i recall from a boat builder that red oak is actually white wood and white oak
is redder wood
i also thought red oak smoked a lot more when burned
i was considering getting some red oak firewaood but may pass on it
some places just say oak firewood for sale and no more
fyi boat builders i think like white oak more due to lower porosity
In my experience red oak has a reddish tinge to the wood colour, while white
oak lacks the red and is more brown. You can see photos of the woods if you
I am certain that boat builders do not like red oak because it will turn
black when it gets soaked especially around fasteners, as they react with
the tannin in the wood.
Regarding smoke, I have no idea. Firewood sellers probably don't know nor
care about the differences. For firewood, the heavier the wood, more heat is
released by the wood. This is why high density woods are prized for burning
and are often more expensive.
Why don't you just do as you suggest I do and go look (altho on that
discussion I _have_ looked and can't find what you claim is so :( )...
<http://www.wood-database.com/wood-articles/distinguishing-red-oak-from-white-oak/ >> Regarding smoke, I have no idea. Firewood sellers probably don't know
If they're only cutting firewood, they really don't care and there's a
good chance there are other hardwoods in the mix as well (and who know,
they may try to slip in a little SYP if the customer doesn't know
better). All in all, you don't really care as it makes hardly a whit of
difference for virtually all excepting for a very few such as poplar and
avoiding a _lot_ of pine owing to the pitch (altho if you burn it with
some dry hardwood, it'll burn hot enough that creosoting isn't much of a
real problem In VA and TN we burned quite a lot of all with simply some
care to spread the pine out some).
If they're older woods kinda' guys they'll know from the bark and the
wood 'cuz they'll just know one from another; if they're just a bunch of
kids or hacks cutting wood for a few bucks they may have no klew what
_any_ tree actually is, only if it's lost its leaves or not in the
I have some fire wood that I'm picking out bolts to re-saw into small
boards. I've never seen it before.
Curly oak. I've seen maple but in oak - can't wait till I get a board...
Some of the wood is very active in the waves of wood bulge out the side...
Any oak users see any ?
On 1/13/2016 4:07 PM, dpb wrote:
On Thu, 14 Jan 2016 23:32:58 -0600, Martin Eastburn
I've seen some real nice curly pattern in quarter sawn oak many times.
cut at an angle a lot of the pattern dissapears, so I'd suspect that
piece of lumber came from a tree with, among other things, a bit of a
twist in the trunk in the area the log was cut from.
See enough wood and you'll eventually see most everything... :)
Are you perhaps talking of burls here, though with the "wood bulge out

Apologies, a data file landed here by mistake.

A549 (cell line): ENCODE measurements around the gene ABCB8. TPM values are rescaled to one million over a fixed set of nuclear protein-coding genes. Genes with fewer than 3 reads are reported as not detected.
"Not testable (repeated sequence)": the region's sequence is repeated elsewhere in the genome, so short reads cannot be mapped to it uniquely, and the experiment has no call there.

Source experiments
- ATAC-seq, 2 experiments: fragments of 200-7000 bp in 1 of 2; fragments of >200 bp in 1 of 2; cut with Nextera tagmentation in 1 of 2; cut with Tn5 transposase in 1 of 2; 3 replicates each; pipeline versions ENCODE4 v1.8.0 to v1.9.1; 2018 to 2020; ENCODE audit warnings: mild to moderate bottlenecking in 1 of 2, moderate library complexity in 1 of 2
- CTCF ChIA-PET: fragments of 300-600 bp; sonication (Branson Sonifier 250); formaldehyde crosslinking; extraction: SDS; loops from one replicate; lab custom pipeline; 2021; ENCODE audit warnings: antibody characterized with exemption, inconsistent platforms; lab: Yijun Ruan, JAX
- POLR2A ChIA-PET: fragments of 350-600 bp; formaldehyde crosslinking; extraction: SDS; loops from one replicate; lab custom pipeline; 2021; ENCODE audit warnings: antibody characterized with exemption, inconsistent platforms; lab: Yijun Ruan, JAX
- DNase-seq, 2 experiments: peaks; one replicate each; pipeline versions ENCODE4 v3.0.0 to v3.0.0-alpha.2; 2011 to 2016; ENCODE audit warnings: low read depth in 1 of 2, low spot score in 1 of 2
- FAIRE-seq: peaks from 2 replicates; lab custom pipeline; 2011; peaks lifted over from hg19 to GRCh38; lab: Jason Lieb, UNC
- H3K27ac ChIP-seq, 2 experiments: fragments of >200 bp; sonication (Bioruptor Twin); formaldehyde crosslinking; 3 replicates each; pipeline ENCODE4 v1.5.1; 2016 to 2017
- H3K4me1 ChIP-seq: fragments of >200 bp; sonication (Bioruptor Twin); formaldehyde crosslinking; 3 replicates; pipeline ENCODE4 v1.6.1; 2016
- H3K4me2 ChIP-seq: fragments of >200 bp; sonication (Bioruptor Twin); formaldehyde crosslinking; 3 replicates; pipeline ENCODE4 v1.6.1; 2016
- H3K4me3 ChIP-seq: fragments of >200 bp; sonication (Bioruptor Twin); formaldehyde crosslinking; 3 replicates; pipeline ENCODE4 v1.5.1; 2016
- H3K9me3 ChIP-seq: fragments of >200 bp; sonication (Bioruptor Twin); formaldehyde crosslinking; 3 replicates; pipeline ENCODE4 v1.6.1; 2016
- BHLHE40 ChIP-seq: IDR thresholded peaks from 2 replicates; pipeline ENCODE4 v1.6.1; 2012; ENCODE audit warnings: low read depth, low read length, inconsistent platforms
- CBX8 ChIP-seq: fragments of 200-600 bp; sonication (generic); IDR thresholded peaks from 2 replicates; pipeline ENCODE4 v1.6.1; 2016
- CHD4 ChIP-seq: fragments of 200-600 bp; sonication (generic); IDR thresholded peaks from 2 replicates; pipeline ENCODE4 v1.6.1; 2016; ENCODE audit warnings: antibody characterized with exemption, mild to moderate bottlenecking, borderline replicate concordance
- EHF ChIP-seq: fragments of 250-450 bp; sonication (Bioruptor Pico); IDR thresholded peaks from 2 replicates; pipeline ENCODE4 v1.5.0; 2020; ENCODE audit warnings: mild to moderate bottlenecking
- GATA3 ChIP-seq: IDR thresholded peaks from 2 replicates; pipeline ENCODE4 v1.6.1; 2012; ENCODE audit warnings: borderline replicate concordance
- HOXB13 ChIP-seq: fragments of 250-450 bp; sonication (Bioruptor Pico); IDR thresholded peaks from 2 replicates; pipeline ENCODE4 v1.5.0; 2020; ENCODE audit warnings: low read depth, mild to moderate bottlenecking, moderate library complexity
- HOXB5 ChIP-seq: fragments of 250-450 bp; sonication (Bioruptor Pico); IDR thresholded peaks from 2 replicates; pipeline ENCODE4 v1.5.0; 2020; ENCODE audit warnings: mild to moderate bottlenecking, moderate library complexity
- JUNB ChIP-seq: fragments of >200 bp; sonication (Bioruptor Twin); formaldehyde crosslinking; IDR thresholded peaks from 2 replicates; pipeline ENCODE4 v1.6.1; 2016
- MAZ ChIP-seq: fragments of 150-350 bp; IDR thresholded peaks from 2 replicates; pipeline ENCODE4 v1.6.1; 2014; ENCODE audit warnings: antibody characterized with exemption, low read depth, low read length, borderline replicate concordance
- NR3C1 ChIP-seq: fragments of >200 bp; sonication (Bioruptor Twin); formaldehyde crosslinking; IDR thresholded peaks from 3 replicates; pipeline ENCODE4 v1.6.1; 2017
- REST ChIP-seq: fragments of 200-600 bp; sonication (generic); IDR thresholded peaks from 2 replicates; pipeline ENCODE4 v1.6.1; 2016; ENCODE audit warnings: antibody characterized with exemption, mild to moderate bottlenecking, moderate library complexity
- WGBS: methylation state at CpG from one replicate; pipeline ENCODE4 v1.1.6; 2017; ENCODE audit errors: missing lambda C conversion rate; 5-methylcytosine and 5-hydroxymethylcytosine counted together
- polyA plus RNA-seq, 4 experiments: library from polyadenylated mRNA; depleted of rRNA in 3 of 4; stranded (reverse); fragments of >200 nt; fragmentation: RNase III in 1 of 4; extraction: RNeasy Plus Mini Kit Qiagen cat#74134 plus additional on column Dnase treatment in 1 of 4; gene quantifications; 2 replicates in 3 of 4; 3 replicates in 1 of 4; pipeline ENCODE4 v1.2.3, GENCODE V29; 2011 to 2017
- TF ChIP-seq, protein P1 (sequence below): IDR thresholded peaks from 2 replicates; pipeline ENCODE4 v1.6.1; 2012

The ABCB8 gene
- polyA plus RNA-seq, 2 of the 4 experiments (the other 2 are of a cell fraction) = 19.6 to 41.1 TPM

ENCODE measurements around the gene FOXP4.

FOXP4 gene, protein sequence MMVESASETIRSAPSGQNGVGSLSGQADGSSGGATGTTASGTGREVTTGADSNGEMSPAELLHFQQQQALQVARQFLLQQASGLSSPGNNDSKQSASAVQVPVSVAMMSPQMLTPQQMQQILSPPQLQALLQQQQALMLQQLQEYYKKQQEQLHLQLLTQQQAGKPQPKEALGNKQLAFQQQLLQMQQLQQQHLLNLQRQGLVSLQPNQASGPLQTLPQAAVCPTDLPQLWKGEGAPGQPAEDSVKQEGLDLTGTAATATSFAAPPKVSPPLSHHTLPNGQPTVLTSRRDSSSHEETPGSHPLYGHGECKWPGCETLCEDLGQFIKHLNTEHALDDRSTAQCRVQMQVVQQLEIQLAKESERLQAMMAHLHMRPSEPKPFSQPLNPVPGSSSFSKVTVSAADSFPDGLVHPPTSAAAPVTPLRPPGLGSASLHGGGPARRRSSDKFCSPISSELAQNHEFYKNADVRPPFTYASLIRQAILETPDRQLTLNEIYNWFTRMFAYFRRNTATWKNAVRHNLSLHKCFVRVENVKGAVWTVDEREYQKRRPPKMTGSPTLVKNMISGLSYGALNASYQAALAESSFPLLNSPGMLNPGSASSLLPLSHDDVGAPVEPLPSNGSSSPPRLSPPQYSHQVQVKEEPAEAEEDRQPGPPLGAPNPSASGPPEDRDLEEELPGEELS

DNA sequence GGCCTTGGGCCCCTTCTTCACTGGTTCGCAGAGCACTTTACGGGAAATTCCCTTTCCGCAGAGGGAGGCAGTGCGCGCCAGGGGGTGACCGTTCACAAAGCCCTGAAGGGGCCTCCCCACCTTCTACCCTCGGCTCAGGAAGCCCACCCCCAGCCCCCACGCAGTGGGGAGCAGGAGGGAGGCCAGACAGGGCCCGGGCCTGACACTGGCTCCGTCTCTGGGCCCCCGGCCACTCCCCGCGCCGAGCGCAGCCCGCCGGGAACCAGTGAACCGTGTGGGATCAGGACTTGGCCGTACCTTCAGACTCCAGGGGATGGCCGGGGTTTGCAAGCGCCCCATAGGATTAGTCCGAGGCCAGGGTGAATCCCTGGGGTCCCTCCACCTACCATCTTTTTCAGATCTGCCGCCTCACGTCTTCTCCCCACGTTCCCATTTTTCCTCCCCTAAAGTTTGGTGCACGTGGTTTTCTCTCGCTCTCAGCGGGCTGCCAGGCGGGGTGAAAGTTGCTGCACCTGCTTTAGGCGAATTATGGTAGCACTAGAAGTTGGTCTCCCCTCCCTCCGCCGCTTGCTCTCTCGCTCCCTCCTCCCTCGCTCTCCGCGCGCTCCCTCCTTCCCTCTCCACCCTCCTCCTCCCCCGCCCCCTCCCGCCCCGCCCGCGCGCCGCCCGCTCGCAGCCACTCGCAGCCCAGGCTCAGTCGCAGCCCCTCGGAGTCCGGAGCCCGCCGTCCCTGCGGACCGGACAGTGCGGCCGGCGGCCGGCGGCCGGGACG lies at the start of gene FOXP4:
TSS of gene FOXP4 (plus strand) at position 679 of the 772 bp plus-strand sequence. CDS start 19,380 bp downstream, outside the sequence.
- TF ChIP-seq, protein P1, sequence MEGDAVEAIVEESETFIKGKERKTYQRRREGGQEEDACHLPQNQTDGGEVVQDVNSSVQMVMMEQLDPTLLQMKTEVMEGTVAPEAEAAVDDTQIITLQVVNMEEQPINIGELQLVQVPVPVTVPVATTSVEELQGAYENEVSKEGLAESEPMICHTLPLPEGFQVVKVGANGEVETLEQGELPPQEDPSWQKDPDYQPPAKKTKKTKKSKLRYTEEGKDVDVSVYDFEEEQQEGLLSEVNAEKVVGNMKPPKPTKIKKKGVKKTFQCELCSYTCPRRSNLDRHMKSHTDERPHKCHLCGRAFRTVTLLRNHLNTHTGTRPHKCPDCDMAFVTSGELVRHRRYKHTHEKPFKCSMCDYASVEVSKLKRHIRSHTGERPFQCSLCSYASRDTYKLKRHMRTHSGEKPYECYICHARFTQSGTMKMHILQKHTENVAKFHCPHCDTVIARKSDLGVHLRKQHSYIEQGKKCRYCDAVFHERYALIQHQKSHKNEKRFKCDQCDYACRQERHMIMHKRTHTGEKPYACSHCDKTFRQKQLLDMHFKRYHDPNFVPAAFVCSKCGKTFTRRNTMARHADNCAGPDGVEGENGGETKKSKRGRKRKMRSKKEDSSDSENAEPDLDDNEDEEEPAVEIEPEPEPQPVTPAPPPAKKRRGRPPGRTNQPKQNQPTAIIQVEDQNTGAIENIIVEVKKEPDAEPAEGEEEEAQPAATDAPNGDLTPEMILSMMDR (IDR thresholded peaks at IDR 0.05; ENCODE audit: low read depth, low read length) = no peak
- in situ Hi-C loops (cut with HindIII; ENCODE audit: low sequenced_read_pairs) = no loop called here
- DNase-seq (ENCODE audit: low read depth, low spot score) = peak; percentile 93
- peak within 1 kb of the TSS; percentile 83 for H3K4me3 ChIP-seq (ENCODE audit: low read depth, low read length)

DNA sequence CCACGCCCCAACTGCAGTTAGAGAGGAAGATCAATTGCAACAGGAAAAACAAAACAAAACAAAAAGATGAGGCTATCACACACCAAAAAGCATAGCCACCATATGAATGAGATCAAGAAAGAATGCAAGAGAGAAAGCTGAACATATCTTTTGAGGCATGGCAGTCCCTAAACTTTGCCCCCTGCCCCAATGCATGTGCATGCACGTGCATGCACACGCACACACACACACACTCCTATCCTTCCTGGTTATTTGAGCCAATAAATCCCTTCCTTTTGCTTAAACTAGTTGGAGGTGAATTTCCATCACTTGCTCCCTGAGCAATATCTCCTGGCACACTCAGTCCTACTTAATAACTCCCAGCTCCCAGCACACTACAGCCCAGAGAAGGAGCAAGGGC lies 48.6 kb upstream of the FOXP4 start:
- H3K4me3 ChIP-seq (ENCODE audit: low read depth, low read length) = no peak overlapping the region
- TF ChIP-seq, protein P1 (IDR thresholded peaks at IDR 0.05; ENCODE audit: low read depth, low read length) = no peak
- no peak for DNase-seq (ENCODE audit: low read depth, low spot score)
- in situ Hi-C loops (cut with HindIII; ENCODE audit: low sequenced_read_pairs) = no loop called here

the side" description?
I've seen some "curly" grain in oak, yes, altho in white oak rather than
red; otomh I can't recall any in red as it's so ring-porous not sure
it'd ever be altho faint possibility I suppose if it were quartersawn.
In rift of flatsawn don't think it'd ever be other than perhaps in some
knotwood. That, of course, is where it shows up mostly in the white oak
is around included branches and the like...
I have bold after bolt of this strong figure.
The waves have maybe 1" or 1.5" wave lengths. Running up/down the tree.
All I can figure is either there is far more than what I have found or
it is a section of the tree that took the rotation of the head of the
branches - the rotational twisting might cause it to sink or shorten
as it pops grain and it regrows to cover over most and strengthen
better. That is what I think.
On 1/15/2016 8:27 AM, dpb wrote:
Equivalently dry, white oak will have only about 10% more heating value
than red oak, mostly owing to the white oak is roughly 5-7% more dense.
As for smoke, again, if they're dry there will be no discernible
difference to worry about.
As for color, the reason red oak is called "red" is....
There's variability owing to particular subspecies and growth location
(minerals content in soil can make significant difference, for example)
so there are individual trees that will be lighter and basically mimic a
white oak in color but as a general rule they are definitely pinkish to
occasionally quite dark.
The prime difference between the two is the porosity and resistance to
decay; red oak will rot quite rapidly in comparison to white and is so
ring porous as to be useless for coopering or boatbuilding from that
standpoint. White oak, otoh, is the cat's meow for wine casks and many
other similar uses...
I don't know how boat building and burning wood for heat are connected,
but it makes no difference.
Red oak burns just fine. It is abundant around here and I've burned many
cords of it. If I had a boat built with it I'd probably burn that too
as the wood it too porous for water use. Red oak is good for cooking
too, either in a fire pit or smoker.
HomeOwnersHub.com is a website for homeowners and building and maintenance pros. It is not affiliated with any of the manufacturers or service providers discussed here.
All logos and trade names are the property of their respective owners.